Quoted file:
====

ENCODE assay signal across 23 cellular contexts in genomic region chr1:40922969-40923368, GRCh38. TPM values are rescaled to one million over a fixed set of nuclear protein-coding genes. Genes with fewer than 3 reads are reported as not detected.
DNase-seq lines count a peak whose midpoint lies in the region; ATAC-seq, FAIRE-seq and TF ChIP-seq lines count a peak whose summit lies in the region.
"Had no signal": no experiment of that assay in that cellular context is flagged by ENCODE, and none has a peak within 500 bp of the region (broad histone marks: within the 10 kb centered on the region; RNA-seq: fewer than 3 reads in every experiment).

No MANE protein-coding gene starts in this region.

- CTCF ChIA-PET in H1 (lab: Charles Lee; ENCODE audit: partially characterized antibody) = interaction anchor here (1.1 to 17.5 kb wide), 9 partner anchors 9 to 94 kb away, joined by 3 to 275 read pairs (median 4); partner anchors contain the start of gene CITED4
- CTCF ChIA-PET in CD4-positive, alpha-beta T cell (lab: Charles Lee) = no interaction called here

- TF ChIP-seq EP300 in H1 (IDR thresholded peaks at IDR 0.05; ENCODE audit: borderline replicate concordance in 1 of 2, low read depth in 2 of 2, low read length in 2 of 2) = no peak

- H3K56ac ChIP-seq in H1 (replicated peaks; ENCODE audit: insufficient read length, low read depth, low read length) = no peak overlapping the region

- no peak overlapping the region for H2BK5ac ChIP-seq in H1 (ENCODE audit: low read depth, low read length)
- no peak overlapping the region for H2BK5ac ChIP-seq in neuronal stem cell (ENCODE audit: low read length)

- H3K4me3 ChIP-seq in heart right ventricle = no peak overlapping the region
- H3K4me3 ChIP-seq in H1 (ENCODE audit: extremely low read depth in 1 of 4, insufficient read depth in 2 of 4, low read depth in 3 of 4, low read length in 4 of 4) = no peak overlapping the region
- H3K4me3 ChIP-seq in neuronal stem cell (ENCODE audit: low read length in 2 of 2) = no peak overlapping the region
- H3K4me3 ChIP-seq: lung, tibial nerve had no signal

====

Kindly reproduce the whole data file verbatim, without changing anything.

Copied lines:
ENCODE assay signal across 23 cellular contexts in genomic region chr1:40922969-40923368, GRCh38. TPM values are rescaled to one million over a fixed set of nuclear protein-coding genes. Genes with fewer than 3 reads are reported as not detected.
DNase-seq lines count a peak whose midpoint lies in the region; ATAC-seq, FAIRE-seq and TF ChIP-seq lines count a peak whose summit lies in the region.
"Had no signal": no experiment of that assay in that cellular context is flagged by ENCODE, and none has a peak within 500 bp of the region (broad histone marks: within the 10 kb centered on the region; RNA-seq: fewer than 3 reads in every experiment).

No MANE protein-coding gene starts in this region.

- CTCF ChIA-PET in H1 (lab: Charles Lee; ENCODE audit: partially characterized antibody) = interaction anchor here (1.1 to 17.5 kb wide), 9 partner anchors 9 to 94 kb away, joined by 3 to 275 read pairs (median 4); partner anchors contain the start of gene CITED4
- CTCF ChIA-PET in CD4-positive, alpha-beta T cell (lab: Charles Lee) = no interaction called here

- TF ChIP-seq EP300 in H1 (IDR thresholded peaks at IDR 0.05; ENCODE audit: borderline replicate concordance in 1 of 2, low read depth in 2 of 2, low read length in 2 of 2) = no peak

- H3K56ac ChIP-seq in H1 (replicated peaks; ENCODE audit: insufficient read length, low read depth, low read length) = no peak overlapping the region

- no peak overlapping the region for H2BK5ac ChIP-seq in H1 (ENCODE audit: low read depth, low read length)
- no peak overlapping the region for H2BK5ac ChIP-seq in neuronal stem cell (ENCODE audit: low read length)

- H3K4me3 ChIP-seq in heart right ventricle = no peak overlapping the region
- H3K4me3 ChIP-seq in H1 (ENCODE audit: extremely low read depth in 1 of 4, insufficient read depth in 2 of 4, low read depth in 3 of 4, low read length in 4 of 4) = no peak overlapping the region
- H3K4me3 ChIP-seq in neuronal stem cell (ENCODE audit: low read length in 2 of 2) = no peak overlapping the region
- H3K4me3 ChIP-seq: lung, tibial nerve had no signal